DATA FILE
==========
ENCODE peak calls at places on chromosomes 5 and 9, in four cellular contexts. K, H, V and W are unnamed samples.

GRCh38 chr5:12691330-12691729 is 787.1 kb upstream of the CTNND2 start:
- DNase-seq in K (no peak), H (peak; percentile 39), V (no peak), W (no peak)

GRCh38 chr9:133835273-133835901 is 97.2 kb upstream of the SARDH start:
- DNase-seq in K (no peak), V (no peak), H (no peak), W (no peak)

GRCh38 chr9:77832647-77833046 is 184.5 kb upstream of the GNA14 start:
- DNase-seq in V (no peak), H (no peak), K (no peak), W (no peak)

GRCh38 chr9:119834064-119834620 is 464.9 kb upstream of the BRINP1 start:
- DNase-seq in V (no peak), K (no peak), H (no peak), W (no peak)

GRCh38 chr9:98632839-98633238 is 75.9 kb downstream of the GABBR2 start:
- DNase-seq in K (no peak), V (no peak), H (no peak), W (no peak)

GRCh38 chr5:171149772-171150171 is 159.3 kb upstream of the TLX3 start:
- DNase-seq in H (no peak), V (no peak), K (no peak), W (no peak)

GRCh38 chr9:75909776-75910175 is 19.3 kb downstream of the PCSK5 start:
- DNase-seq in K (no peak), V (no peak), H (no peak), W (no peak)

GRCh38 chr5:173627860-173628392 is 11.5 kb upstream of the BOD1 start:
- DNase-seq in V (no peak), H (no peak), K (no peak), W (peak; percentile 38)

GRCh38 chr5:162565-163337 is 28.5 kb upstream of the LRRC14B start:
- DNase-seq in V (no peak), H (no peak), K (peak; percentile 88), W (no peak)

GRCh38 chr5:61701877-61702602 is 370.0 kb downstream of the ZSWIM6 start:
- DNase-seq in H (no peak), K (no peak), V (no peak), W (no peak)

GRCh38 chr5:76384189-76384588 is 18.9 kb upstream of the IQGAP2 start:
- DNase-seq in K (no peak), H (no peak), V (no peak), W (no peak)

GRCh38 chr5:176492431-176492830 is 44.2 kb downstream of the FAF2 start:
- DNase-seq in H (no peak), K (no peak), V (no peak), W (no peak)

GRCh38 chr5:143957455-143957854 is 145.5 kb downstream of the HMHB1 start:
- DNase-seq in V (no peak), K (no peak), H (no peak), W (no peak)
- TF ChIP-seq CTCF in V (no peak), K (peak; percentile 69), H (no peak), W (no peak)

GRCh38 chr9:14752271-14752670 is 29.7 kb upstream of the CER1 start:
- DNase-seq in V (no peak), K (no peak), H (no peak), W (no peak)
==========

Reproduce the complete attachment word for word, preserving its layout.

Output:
ENCODE peak calls at places on chromosomes 5 and 9, in four cellular contexts. K, H, V and W are unnamed samples.

GRCh38 chr5:12691330-12691729 is 787.1 kb upstream of the CTNND2 start:
- DNase-seq in K (no peak), H (peak; percentile 39), V (no peak), W (no peak)

GRCh38 chr9:133835273-133835901 is 97.2 kb upstream of the SARDH start:
- DNase-seq in K (no peak), V (no peak), H (no peak), W (no peak)

GRCh38 chr9:77832647-77833046 is 184.5 kb upstream of the GNA14 start:
- DNase-seq in V (no peak), H (no peak), K (no peak), W (no peak)

GRCh38 chr9:119834064-119834620 is 464.9 kb upstream of the BRINP1 start:
- DNase-seq in V (no peak), K (no peak), H (no peak), W (no peak)

GRCh38 chr9:98632839-98633238 is 75.9 kb downstream of the GABBR2 start:
- DNase-seq in K (no peak), V (no peak), H (no peak), W (no peak)

GRCh38 chr5:171149772-171150171 is 159.3 kb upstream of the TLX3 start:
- DNase-seq in H (no peak), V (no peak), K (no peak), W (no peak)

GRCh38 chr9:75909776-75910175 is 19.3 kb downstream of the PCSK5 start:
- DNase-seq in K (no peak), V (no peak), H (no peak), W (no peak)

GRCh38 chr5:173627860-173628392 is 11.5 kb upstream of the BOD1 start:
- DNase-seq in V (no peak), H (no peak), K (no peak), W (peak; percentile 38)

GRCh38 chr5:162565-163337 is 28.5 kb upstream of the LRRC14B start:
- DNase-seq in V (no peak), H (no peak), K (peak; percentile 88), W (no peak)

GRCh38 chr5:61701877-61702602 is 370.0 kb downstream of the ZSWIM6 start:
- DNase-seq in H (no peak), K (no peak), V (no peak), W (no peak)

GRCh38 chr5:76384189-76384588 is 18.9 kb upstream of the IQGAP2 start:
- DNase-seq in K (no peak), H (no peak), V (no peak), W (no peak)

GRCh38 chr5:176492431-176492830 is 44.2 kb downstream of the FAF2 start:
- DNase-seq in H (no peak), K (no peak), V (no peak), W (no peak)

GRCh38 chr5:143957455-143957854 is 145.5 kb downstream of the HMHB1 start:
- DNase-seq in V (no peak), K (no peak), H (no peak), W (no peak)
- TF ChIP-seq CTCF in V (no peak), K (peak; percentile 69), H (no peak), W (no peak)

GRCh38 chr9:14752271-14752670 is 29.7 kb upstream of the CER1 start:
- DNase-seq in V (no peak), K (no peak), H (no peak), W (no peak)